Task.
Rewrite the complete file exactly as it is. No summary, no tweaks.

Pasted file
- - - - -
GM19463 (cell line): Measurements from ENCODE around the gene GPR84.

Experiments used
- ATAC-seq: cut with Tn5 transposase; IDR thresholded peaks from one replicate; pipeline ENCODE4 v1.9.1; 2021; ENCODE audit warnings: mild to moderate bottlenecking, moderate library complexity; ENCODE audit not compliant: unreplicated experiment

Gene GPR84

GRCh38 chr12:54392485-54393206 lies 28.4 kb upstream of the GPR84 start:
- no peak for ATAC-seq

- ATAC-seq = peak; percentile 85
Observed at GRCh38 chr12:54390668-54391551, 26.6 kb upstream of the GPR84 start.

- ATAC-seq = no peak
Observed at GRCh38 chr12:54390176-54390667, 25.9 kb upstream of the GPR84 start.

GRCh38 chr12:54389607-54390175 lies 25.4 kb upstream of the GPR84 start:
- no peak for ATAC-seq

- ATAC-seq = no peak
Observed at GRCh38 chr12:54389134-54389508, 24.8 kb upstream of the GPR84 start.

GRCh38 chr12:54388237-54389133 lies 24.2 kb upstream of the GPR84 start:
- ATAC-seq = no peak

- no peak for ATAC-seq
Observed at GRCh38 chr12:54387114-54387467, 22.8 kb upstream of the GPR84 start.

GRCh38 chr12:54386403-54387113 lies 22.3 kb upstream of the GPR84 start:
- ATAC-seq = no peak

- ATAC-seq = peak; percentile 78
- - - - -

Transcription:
GM19463 (cell line): Measurements from ENCODE around the gene GPR84.

Experiments used
- ATAC-seq: cut with Tn5 transposase; IDR thresholded peaks from one replicate; pipeline ENCODE4 v1.9.1; 2021; ENCODE audit warnings: mild to moderate bottlenecking, moderate library complexity; ENCODE audit not compliant: unreplicated experiment

Gene GPR84

GRCh38 chr12:54392485-54393206 lies 28.4 kb upstream of the GPR84 start:
- no peak for ATAC-seq

- ATAC-seq = peak; percentile 85
Observed at GRCh38 chr12:54390668-54391551, 26.6 kb upstream of the GPR84 start.

- ATAC-seq = no peak
Observed at GRCh38 chr12:54390176-54390667, 25.9 kb upstream of the GPR84 start.

GRCh38 chr12:54389607-54390175 lies 25.4 kb upstream of the GPR84 start:
- no peak for ATAC-seq

- ATAC-seq = no peak
Observed at GRCh38 chr12:54389134-54389508, 24.8 kb upstream of the GPR84 start.

GRCh38 chr12:54388237-54389133 lies 24.2 kb upstream of the GPR84 start:
- ATAC-seq = no peak

- no peak for ATAC-seq
Observed at GRCh38 chr12:54387114-54387467, 22.8 kb upstream of the GPR84 start.

GRCh38 chr12:54386403-54387113 lies 22.3 kb upstream of the GPR84 start:
- ATAC-seq = no peak

- ATAC-seq = peak; percentile 78